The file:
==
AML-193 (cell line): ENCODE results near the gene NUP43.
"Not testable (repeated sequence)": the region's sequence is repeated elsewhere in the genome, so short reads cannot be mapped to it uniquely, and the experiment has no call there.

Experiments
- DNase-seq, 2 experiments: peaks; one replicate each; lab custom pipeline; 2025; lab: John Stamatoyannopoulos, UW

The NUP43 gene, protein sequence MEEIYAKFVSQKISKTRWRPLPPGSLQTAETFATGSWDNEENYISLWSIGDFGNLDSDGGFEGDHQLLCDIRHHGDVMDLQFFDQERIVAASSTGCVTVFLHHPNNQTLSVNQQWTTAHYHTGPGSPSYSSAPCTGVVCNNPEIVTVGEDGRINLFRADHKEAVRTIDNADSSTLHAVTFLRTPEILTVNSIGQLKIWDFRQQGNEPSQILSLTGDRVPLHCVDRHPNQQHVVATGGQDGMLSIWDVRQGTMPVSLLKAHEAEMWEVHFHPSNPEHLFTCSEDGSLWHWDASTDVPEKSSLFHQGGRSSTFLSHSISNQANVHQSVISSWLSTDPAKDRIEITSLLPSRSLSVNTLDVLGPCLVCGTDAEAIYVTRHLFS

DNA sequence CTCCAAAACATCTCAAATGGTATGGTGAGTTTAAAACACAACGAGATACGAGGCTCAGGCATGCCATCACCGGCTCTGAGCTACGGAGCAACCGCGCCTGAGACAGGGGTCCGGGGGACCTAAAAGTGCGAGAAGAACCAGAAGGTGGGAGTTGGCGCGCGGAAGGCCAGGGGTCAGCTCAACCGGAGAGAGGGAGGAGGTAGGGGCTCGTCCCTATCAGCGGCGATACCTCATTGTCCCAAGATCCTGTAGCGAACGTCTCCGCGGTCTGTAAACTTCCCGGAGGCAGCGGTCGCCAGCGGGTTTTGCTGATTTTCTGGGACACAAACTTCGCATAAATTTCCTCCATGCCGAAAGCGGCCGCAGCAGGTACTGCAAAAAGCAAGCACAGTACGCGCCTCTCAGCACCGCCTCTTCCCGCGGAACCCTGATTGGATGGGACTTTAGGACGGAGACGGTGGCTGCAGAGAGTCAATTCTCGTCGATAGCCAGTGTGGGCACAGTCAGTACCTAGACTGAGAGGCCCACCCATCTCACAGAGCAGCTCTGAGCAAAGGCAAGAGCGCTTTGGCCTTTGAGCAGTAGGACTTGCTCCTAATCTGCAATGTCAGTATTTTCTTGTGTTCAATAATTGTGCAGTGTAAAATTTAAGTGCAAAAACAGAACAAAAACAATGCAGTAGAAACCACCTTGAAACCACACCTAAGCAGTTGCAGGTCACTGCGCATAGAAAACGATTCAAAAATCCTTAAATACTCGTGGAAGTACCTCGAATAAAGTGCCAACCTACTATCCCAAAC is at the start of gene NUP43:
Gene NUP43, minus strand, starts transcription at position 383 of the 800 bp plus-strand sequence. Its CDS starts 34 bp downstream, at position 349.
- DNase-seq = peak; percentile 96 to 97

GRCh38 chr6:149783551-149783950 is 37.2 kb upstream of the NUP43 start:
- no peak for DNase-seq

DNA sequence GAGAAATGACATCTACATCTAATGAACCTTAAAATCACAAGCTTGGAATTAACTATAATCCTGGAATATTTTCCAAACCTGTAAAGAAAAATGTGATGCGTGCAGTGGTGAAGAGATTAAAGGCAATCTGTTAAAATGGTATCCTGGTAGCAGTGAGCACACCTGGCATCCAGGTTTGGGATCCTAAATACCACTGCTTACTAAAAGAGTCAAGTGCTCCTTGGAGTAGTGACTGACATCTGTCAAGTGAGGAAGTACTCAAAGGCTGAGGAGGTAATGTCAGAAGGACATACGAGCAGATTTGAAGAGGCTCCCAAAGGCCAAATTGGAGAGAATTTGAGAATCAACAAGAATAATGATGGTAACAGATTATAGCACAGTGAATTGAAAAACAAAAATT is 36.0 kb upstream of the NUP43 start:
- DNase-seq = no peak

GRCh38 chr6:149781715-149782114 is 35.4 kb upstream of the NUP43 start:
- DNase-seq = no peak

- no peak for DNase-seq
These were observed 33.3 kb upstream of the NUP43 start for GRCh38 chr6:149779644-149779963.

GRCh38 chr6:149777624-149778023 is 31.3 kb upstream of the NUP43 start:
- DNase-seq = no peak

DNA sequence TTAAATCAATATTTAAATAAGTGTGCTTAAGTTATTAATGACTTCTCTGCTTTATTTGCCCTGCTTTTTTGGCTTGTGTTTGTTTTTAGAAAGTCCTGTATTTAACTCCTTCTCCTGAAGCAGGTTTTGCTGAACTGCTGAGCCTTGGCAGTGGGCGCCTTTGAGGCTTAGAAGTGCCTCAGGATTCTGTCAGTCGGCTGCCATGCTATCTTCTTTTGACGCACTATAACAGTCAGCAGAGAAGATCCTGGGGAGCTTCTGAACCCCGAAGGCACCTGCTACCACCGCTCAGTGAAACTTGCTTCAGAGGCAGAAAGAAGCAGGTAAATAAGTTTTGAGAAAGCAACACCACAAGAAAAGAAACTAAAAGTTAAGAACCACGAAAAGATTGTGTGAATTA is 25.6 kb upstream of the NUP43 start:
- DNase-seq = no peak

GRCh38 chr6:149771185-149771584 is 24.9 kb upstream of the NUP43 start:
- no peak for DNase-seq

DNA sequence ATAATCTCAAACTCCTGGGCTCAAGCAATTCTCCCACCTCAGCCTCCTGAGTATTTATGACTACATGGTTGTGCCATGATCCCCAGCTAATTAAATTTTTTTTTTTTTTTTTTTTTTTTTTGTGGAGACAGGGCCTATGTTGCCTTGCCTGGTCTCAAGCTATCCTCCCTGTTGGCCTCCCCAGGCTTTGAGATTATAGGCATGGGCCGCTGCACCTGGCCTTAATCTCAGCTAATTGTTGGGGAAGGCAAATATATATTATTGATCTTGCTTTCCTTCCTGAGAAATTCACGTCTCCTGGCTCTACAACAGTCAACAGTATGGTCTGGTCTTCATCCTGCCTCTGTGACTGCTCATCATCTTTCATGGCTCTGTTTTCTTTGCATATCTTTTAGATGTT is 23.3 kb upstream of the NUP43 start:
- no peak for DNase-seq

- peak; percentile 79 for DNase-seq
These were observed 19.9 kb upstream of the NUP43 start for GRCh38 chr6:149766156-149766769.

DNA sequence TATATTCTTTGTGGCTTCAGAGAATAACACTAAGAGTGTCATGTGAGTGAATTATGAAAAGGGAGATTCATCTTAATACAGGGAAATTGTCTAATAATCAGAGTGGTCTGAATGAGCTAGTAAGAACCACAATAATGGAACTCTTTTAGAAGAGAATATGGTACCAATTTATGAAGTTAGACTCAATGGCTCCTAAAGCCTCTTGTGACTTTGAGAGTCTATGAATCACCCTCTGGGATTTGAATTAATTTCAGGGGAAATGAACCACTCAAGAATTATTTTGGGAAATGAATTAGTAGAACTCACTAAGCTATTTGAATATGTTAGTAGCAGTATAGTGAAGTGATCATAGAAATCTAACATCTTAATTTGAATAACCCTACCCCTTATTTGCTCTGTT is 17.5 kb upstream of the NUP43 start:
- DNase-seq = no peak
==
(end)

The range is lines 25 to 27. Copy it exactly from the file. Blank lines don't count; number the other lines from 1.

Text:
- peak; percentile 79 for DNase-seq
These were observed 19.9 kb upstream of the NUP43 start for GRCh38 chr6:149766156-149766769.

DNA sequence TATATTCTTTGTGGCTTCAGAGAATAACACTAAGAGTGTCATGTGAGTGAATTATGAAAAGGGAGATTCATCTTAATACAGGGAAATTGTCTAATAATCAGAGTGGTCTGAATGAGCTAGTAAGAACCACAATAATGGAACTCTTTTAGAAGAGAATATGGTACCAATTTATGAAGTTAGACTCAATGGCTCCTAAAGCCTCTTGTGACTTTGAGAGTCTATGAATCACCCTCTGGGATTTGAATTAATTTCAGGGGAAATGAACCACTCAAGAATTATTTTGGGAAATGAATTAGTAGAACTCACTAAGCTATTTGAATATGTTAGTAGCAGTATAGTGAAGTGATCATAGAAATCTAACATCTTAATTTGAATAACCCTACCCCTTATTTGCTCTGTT is 17.5 kb upstream of the NUP43 start: